LONDON: Mothers relate to 66 distinct identities, with the average defining themselves with at least six of these, according to new research that seeks to help marketers better communicate with these important consumers.

Mumsnet, the online parenting portal, teamed up with Saatchi & Saatchi to publish the "Stop Faking It" report, which was released to coincide with its Mumstock 2016 event.

A nationally representative sample of 1,977 British mothers aged 16-60 with children aged up to 18 took part in a survey that found only 19% reported seeing advertising that depicted them in a way they could relate to.

Of the 66 distinct groups that mums used to define themselves, the four most important to emerge were lone parents (2.3m), mums of children with special needs (1.4m), mums of teenagers (6m) and self-employed mums (1.7m).

The top 10 identities also included mothers with children at secondary school (31%), those who live in a town (28%), mums who had a caesarean section (22%) and mums who work out of home (17%).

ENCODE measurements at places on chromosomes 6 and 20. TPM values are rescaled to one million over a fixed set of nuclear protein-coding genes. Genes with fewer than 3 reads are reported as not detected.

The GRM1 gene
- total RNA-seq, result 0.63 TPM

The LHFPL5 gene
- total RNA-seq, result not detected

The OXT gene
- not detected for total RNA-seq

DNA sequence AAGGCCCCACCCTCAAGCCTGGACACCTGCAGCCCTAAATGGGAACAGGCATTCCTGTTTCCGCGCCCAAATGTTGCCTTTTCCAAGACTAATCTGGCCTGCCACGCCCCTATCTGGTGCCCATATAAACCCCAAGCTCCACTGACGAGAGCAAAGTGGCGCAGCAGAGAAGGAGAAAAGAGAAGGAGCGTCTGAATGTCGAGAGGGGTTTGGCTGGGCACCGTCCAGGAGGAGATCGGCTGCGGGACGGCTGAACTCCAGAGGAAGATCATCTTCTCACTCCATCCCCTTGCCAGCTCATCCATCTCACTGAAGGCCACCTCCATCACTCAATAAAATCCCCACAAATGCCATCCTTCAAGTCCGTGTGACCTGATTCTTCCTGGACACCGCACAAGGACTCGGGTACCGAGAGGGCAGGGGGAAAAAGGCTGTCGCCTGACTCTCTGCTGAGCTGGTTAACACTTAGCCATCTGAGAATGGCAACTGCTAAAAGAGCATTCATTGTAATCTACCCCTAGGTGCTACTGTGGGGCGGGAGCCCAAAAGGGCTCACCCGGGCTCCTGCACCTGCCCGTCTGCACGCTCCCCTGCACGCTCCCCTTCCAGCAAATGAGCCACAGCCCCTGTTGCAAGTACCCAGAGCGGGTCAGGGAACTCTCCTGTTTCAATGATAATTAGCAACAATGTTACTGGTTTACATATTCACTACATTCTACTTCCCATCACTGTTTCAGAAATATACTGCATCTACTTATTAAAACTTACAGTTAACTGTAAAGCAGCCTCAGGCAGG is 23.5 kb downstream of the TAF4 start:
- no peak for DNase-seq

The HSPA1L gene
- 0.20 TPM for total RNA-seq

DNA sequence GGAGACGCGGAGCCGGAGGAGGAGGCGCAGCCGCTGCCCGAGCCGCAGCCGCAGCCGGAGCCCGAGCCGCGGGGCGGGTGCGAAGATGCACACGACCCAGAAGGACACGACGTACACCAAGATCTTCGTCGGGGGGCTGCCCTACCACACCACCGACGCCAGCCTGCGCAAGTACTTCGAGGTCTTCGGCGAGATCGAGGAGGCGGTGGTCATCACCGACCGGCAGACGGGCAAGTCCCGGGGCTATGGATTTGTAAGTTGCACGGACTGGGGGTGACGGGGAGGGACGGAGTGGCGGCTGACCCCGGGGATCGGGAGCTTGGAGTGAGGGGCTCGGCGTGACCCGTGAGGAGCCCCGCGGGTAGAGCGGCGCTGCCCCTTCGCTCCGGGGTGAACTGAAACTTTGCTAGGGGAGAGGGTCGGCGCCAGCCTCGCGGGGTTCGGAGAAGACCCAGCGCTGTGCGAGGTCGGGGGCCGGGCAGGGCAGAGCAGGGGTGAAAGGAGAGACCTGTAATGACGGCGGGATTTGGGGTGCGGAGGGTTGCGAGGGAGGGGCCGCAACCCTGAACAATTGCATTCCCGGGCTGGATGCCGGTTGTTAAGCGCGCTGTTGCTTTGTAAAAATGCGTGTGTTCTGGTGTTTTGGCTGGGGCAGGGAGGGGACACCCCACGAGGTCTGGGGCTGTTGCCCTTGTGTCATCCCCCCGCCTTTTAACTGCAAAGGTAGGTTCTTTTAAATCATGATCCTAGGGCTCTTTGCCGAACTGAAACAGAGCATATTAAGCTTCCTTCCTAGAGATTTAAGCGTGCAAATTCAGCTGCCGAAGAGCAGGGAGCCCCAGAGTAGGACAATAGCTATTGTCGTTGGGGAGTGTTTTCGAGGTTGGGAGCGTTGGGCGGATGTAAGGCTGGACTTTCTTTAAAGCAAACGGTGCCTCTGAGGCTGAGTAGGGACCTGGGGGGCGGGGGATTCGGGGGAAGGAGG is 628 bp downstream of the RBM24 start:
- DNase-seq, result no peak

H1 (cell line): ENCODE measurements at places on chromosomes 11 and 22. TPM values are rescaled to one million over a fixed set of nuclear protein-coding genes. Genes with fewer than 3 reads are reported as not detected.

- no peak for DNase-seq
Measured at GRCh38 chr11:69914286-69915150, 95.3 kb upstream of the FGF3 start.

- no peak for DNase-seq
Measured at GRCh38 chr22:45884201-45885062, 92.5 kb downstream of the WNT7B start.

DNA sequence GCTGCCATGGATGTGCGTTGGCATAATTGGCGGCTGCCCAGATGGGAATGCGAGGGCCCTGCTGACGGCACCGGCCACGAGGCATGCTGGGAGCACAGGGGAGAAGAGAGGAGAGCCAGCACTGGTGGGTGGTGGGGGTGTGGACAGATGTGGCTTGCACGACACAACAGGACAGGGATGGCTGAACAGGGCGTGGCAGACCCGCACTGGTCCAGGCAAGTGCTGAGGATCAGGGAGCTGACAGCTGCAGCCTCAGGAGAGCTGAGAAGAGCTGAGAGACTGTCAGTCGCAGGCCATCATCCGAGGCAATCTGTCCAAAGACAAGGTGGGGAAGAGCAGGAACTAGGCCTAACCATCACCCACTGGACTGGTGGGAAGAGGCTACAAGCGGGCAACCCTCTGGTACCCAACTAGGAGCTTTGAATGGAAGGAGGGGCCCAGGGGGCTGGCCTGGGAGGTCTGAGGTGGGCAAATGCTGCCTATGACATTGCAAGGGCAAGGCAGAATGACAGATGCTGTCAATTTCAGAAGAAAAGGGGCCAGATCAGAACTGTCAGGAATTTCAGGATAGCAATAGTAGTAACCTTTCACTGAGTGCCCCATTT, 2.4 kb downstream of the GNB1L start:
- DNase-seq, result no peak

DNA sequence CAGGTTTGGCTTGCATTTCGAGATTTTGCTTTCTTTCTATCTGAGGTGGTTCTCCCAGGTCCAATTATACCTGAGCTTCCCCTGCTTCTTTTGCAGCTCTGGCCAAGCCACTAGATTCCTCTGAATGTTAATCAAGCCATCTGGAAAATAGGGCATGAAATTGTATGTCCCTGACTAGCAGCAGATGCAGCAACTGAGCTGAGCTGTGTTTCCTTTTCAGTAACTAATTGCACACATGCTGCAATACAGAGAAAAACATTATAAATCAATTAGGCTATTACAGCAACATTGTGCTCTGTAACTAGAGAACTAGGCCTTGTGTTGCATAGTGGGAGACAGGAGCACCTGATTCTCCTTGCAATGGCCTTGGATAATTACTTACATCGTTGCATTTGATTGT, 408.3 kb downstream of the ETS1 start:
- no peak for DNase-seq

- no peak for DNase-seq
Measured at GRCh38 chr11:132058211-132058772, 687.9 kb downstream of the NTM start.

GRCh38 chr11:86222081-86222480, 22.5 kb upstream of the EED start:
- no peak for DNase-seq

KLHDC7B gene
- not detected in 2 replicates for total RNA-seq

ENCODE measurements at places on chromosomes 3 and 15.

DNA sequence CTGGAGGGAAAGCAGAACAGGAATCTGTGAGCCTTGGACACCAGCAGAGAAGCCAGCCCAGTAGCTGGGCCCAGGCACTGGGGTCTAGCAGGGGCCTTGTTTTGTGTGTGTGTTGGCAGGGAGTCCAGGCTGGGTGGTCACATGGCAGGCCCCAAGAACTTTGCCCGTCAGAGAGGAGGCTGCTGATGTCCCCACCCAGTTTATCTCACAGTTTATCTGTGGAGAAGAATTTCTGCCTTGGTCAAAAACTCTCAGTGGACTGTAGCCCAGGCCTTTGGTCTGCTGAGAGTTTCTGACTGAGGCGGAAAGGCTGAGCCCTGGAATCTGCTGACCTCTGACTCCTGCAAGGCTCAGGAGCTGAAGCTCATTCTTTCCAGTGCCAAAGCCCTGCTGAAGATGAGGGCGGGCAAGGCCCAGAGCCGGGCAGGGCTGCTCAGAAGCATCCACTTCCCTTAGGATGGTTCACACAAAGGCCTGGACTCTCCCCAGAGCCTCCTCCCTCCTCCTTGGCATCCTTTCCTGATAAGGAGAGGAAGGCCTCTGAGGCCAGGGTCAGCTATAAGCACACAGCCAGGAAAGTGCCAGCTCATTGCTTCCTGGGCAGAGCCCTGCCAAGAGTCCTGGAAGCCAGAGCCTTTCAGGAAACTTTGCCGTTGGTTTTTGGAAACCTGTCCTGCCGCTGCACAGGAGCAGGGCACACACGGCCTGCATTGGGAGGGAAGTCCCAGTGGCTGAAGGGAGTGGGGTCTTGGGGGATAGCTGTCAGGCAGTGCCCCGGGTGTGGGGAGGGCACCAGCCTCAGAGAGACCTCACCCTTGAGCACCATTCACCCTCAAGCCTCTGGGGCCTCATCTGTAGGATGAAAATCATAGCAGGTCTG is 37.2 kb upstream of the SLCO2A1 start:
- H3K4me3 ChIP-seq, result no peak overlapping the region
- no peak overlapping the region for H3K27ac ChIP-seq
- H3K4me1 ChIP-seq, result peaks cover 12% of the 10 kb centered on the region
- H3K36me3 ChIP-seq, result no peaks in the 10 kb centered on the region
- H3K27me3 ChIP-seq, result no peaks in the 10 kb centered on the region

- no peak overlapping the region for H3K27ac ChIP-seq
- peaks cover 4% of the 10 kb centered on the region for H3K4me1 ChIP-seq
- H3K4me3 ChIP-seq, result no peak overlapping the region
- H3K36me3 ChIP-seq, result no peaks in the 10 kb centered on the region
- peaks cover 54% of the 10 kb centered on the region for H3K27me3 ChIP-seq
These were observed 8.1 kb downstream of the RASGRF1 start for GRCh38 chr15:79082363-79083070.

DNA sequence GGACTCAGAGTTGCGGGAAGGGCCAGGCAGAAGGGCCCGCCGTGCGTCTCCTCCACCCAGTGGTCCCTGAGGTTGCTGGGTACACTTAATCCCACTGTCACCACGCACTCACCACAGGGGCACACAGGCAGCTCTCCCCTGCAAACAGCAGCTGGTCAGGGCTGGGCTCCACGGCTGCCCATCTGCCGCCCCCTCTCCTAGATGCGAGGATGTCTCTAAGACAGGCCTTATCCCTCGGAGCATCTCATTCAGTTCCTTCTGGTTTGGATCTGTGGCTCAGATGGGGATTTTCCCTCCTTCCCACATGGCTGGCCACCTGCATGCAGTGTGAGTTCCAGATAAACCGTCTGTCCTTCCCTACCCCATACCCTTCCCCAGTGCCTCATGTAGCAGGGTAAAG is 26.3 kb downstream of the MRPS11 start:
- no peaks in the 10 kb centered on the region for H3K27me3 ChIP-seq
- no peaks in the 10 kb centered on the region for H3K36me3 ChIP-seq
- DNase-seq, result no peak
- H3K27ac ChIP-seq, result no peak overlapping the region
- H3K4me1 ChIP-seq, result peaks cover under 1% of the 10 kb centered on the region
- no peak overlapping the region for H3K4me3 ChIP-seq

Among some of the other identities were mothers who live in rural areas, those who breastfeed, home school their children, or have children with allergies.

The research came forward with seven key insights for brand marketers seeking to make better connections with mothers.

For example, it said many one-child families are forced to waste money because packaging and promotions are often designed with the 2.4 nuclear family in mind.

"Brands need to rethink packaging, promotions and communications if they want to connect better with this overlooked and underserved group," the report said.

And for the UK's 2.2m rural mums, the weekly shop can often combine with a family day out, so brands that assume all mothers depend on online shopping risk leaving rural mums behind.

Another important insight confirmed in the report is that lone mothers place heavy emphasis on online reviews and rely on multiple information sources to help with their purchase decisions.

"We know from the Mumsnet forums just how strongly felt many of these identities are, and how comforted and supported mothers feel when crucial facets of their mothering experience are acknowledged," said Justine Roberts, Mumsnet CEO.

"Demonstrating an understanding of a variety of experiences is a great way to differentiate yourself from your competitors," she added.

Data sourced from Mumsnet, Marketing Week; additional content by Warc staff